In order to design effective and comprehensive awareness and educational campaigns targeting parents and future parents in Qatar, it is necessary to understand current parental behaviors, knowledge and attitudes around car safety seat use or non-use. With a clear understanding of behaviors, knowledge, and attitudes it will be possible to develop educational interventions that will have the greatest potential to impact behaviors. In this study, the usage of car seats within the residence of Qatar with children currently under the age of 12 is evaluated in order to develop insight into this safety-related behavior that effects vulnerable road users (young children). The main objective of the study is to provide a comprehensive understanding of road safety culture and norms related to car seat usage by Qatari residents, a research topic that has not formerly been considered in the State of Qatar, in order to inform effective and comprehensive interventions to embolden car seat use, both legislative and educational. To achieve the study objective, a survey instrument was designed and utilized. The survey included a set of questions related to demographics (nationality, age, age of children, education level, etc.), a set of questions to assess parents’ car safety behaviors, a set of questions to assess parental knowledge of child passenger safety, and a set of questions to assess attitudes regarding the use of child safety seats. Since both Nationals and expats living in the country drive on the roads and the Qatar government is concerned with the safety of all children living in Qatar, a broad sample of Doha demographic was covered. The data was collected from a variety of parents living in Doha, such as Qatari nationals, Arab expats, European and North American expats, Asian expats, and others living in the country.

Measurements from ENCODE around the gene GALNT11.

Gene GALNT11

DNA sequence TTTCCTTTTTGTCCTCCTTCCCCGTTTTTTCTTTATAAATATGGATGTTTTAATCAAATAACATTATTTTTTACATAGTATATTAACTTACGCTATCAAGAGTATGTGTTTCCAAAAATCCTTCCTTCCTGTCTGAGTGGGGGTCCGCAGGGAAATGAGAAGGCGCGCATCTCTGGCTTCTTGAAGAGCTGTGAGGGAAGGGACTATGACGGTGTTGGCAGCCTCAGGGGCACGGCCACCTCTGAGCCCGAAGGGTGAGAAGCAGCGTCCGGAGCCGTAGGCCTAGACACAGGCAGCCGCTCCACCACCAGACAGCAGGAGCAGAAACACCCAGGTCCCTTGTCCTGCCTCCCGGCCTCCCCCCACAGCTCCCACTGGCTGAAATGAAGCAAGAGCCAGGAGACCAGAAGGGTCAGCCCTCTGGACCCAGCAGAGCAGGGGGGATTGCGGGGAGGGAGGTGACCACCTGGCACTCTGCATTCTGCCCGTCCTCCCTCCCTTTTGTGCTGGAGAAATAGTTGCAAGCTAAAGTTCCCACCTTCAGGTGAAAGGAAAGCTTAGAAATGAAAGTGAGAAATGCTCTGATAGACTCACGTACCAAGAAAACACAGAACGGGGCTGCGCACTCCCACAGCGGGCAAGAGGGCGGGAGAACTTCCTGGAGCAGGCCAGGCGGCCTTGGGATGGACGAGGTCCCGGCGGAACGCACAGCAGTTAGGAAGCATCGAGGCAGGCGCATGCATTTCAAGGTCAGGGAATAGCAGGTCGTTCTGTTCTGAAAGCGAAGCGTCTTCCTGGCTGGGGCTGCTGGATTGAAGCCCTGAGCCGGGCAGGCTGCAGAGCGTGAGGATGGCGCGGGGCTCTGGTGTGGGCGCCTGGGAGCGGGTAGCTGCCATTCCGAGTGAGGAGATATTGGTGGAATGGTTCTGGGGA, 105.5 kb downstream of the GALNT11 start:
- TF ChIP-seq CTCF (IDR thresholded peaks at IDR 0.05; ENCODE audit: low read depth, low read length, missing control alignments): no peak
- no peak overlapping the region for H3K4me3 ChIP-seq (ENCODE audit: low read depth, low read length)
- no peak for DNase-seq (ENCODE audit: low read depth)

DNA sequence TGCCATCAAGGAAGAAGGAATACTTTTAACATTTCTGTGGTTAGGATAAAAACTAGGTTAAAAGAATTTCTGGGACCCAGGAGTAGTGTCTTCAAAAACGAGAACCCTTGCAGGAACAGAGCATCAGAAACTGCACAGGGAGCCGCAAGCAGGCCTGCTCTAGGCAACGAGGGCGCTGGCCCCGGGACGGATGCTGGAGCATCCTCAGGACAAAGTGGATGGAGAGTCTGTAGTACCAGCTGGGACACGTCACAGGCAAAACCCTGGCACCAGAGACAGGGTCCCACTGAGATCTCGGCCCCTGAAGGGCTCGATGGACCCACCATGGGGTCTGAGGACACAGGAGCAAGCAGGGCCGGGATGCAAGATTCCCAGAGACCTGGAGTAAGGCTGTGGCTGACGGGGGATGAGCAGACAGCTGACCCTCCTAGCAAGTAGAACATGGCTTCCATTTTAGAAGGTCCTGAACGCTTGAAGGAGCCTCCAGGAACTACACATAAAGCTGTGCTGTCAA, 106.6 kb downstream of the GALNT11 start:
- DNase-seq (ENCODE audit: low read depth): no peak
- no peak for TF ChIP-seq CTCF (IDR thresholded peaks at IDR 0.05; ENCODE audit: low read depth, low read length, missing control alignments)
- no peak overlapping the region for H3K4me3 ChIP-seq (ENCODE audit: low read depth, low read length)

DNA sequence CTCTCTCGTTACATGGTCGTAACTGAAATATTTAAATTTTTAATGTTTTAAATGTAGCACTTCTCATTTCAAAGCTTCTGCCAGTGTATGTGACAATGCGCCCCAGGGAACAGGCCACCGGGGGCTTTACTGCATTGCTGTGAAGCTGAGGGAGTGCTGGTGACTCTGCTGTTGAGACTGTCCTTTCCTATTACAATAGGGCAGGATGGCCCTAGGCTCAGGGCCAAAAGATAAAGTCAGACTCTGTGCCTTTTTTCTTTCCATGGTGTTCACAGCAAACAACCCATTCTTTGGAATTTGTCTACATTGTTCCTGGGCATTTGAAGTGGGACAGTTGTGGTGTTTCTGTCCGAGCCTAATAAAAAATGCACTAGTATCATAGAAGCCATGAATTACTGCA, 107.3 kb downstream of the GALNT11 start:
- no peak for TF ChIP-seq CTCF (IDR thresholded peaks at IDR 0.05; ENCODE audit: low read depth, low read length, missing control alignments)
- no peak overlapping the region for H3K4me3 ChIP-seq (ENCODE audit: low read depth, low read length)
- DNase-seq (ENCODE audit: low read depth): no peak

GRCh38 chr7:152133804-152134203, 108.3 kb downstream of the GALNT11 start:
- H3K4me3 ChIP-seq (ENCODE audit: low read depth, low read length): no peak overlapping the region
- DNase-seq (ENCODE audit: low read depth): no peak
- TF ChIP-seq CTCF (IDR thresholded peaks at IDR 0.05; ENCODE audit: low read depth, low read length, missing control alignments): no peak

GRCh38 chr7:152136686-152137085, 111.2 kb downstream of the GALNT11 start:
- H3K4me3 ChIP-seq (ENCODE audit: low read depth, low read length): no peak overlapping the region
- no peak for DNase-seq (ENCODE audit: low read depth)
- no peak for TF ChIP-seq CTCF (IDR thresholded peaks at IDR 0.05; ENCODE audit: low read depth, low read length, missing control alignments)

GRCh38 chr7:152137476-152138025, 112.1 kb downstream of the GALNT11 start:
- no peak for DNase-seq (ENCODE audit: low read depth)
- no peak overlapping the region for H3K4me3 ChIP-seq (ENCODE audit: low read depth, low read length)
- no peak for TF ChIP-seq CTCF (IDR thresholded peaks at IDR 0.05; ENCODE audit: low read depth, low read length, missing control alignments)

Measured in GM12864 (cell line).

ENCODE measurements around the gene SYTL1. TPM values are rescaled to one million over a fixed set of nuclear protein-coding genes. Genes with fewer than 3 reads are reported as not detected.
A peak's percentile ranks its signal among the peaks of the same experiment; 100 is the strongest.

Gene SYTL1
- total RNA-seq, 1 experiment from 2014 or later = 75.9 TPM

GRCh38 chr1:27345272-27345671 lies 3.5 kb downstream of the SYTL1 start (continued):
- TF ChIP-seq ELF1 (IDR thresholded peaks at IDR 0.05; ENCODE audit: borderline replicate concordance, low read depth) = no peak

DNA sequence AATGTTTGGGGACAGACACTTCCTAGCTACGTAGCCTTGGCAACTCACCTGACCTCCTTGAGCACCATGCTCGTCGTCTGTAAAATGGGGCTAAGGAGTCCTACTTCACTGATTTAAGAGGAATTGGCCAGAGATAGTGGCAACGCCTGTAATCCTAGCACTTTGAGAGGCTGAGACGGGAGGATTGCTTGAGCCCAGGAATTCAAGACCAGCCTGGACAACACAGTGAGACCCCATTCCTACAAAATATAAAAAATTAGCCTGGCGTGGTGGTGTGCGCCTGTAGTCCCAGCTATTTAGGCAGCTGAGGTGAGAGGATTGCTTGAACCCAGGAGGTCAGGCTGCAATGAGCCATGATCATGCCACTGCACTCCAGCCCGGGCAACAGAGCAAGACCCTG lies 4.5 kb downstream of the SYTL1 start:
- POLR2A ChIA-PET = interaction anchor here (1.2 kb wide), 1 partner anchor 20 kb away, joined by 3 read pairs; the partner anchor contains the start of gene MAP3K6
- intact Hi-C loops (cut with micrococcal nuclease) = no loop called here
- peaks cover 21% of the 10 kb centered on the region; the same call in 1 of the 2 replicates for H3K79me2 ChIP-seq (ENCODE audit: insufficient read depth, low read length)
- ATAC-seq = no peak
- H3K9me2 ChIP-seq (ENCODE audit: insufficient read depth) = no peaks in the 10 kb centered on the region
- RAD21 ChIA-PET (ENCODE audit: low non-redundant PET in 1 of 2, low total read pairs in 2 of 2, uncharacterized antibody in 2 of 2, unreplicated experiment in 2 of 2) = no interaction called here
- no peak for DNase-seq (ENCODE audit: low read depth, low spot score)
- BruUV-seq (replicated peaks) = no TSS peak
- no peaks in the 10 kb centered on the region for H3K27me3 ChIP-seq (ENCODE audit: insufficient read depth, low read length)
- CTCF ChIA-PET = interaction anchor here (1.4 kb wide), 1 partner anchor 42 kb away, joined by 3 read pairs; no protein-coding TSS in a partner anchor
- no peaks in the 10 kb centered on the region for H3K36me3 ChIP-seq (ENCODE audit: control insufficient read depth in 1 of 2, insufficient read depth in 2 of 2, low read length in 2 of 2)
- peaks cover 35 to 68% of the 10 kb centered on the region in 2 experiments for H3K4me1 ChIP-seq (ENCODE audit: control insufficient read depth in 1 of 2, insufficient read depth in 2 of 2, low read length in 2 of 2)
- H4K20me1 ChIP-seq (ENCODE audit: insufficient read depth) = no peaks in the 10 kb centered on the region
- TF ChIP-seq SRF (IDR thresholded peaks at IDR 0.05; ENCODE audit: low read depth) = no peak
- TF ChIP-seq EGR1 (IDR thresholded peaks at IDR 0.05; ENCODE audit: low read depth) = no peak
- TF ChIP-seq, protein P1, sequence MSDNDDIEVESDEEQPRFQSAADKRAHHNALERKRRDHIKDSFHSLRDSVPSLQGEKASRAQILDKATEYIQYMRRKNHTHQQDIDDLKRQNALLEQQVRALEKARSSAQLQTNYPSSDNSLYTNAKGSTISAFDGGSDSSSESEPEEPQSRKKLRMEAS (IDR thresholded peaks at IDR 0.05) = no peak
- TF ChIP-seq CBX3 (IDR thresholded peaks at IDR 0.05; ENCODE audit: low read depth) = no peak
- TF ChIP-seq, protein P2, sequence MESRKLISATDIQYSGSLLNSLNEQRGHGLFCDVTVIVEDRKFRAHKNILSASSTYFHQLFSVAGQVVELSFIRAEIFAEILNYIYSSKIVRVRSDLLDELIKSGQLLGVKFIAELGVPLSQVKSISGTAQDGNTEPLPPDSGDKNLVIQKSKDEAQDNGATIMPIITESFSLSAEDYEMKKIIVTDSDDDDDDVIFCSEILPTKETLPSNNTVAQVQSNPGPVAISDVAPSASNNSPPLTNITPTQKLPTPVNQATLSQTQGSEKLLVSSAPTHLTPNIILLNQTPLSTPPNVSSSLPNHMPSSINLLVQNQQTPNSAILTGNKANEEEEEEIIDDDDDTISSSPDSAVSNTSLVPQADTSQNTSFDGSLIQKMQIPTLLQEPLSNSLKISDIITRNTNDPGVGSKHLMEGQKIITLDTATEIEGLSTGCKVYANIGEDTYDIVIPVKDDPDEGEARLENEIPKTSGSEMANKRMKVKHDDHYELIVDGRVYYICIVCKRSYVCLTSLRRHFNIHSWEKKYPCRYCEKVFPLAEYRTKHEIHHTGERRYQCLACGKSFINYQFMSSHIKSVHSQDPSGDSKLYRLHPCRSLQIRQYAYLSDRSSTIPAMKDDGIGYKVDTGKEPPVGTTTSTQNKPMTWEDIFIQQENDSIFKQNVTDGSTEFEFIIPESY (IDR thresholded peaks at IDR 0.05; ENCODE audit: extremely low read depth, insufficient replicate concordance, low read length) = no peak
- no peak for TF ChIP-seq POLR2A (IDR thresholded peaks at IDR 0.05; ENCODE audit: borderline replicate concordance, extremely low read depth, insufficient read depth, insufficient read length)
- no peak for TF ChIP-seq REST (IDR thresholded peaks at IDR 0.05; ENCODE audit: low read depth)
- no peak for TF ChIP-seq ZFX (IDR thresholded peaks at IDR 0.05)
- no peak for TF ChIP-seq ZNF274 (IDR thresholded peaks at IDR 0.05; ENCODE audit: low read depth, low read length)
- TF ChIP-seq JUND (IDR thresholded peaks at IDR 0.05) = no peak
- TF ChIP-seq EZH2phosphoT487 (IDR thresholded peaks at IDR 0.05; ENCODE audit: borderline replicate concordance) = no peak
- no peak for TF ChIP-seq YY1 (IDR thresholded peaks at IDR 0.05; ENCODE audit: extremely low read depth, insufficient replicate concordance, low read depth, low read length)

The study revealed low utilization rates of child safety seats amongst Qatari citizens, Asian and Arab expats. For those reported the usage of child safety seats, the percentage decreases with each additional child, and as the age of the child increases. It was found that despite parents acknowledging their substantial benefits for in-vehicle child protection, the mainstream behavior is to not use a child safety seat. The societal norm was also not to use safety seats. Furthermore, several behaviors were found to be associated with the use of safety seats as the use of seat belt by parents. This may indicate that the creation of mandatory car seat usage legislation in Qatar would not necessarily translate to compliance, as current seat belt law is disregarded. Another research recommendation is that immediate intervention research take place as it is vital to increase children safety seat usage in Qatar. An understanding of what would oblige more parents to use safety car seats is crucial.

Esmat A. Zaidan
Department of International Affairs, College of Arts and Sciences,
Qatar University, Doha, Qatar.

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Resident Attitudes Towards Tourists and Tourism Growth: A Case Study From the Middle East, Dubai in United Arab Emirates

The rapid development of tourism worldwide is giving rise to many anxieties about the actual as well as potentially negative consequences of tourism on host societies. However, despite such concerns, much of the academic research on tourism remains grounded in economic analysis with far less attention being paid to assessing the socio-cultural impacts of tourism, whether real or perceived.